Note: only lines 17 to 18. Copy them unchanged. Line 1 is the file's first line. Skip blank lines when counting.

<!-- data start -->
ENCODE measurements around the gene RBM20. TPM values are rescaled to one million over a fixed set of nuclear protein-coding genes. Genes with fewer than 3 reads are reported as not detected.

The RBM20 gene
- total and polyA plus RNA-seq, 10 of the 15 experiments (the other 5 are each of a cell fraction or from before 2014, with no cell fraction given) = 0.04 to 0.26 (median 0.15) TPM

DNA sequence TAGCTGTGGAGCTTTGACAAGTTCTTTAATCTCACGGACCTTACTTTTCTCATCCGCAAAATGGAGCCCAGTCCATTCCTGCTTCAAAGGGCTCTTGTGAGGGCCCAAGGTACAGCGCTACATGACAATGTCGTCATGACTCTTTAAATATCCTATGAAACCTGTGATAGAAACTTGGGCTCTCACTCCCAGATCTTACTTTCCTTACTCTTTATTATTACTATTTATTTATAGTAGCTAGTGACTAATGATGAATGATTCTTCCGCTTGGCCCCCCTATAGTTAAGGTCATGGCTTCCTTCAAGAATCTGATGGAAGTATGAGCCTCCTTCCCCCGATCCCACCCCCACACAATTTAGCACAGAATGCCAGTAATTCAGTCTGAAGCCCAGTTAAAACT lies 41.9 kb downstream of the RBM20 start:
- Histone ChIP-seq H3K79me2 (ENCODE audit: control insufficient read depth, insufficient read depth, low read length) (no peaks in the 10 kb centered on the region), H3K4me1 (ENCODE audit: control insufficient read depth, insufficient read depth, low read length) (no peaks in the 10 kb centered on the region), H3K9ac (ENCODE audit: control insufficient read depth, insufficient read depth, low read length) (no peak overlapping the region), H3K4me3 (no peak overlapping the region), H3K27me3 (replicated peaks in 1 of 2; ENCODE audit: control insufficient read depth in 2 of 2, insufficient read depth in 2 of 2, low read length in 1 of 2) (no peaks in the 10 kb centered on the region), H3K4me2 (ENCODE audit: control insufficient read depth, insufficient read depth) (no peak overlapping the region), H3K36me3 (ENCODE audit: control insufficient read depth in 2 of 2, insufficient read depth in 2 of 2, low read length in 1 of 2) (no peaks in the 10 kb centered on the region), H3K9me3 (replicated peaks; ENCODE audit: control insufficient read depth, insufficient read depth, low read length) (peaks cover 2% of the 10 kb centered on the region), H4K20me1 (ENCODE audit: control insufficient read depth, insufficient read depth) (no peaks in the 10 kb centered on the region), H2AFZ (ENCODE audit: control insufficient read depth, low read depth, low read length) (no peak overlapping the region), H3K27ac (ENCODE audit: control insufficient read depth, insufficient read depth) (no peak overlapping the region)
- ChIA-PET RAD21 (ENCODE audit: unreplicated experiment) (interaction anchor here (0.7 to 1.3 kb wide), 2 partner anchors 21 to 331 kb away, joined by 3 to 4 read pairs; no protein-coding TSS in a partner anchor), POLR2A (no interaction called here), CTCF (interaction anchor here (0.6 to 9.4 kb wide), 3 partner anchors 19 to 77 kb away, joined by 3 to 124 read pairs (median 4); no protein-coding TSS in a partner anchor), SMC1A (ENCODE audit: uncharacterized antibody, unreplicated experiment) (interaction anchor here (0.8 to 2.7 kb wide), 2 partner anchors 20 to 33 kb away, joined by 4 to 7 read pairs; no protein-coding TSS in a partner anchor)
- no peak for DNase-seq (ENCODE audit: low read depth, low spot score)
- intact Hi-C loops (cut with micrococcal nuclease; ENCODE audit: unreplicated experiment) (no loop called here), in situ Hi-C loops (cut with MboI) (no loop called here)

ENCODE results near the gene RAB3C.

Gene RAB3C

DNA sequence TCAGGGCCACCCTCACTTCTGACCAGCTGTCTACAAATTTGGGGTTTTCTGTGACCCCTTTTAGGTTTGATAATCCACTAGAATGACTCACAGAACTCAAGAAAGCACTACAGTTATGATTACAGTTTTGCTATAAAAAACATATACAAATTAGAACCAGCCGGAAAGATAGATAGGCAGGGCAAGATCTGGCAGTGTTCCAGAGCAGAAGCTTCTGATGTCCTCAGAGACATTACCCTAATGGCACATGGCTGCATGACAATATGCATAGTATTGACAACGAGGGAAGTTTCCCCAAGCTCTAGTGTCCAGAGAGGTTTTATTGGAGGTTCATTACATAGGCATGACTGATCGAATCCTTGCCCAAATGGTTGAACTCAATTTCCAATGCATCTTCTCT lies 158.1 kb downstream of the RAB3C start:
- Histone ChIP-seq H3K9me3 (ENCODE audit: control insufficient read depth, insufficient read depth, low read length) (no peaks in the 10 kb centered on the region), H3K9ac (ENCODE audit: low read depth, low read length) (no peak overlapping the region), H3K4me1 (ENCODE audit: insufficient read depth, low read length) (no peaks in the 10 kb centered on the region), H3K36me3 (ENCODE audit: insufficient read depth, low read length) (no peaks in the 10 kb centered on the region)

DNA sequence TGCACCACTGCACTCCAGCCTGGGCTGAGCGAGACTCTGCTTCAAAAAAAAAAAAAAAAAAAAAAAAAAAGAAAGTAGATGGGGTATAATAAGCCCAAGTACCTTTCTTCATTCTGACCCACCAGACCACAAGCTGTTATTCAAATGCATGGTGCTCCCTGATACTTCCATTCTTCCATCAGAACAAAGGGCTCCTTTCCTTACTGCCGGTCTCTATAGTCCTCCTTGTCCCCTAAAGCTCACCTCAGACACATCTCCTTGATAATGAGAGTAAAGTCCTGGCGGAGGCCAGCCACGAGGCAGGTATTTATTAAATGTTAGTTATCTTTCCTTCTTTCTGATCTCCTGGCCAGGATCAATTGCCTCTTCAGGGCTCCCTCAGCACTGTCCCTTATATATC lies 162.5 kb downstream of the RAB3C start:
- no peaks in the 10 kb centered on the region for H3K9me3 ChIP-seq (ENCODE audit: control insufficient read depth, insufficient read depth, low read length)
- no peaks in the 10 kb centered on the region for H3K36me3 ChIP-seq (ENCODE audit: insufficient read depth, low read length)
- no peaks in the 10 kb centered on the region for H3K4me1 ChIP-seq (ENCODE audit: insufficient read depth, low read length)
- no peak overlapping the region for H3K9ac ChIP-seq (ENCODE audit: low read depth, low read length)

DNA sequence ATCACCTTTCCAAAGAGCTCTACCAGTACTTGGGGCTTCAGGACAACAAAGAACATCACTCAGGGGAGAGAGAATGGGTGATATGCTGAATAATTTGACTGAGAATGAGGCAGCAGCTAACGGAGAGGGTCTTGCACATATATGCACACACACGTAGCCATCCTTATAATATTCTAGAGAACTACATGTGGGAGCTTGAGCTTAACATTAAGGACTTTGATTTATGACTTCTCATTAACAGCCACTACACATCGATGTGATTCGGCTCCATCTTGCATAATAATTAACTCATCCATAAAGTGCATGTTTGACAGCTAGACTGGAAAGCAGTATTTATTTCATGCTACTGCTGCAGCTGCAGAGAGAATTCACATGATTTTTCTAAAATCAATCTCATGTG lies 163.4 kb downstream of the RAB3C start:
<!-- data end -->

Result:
- no peak overlapping the region for H3K9ac ChIP-seq (ENCODE audit: low read depth, low read length)

DNA sequence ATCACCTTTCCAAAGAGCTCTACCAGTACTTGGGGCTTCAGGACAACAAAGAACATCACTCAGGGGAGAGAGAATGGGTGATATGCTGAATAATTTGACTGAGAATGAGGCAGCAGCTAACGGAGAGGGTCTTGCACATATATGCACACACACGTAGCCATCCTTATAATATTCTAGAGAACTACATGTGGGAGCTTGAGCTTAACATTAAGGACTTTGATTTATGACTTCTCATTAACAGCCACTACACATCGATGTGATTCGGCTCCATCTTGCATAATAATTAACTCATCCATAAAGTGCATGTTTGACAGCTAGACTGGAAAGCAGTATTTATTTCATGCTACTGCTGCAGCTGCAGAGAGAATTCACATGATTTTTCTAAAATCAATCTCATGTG lies 163.4 kb downstream of the RAB3C start: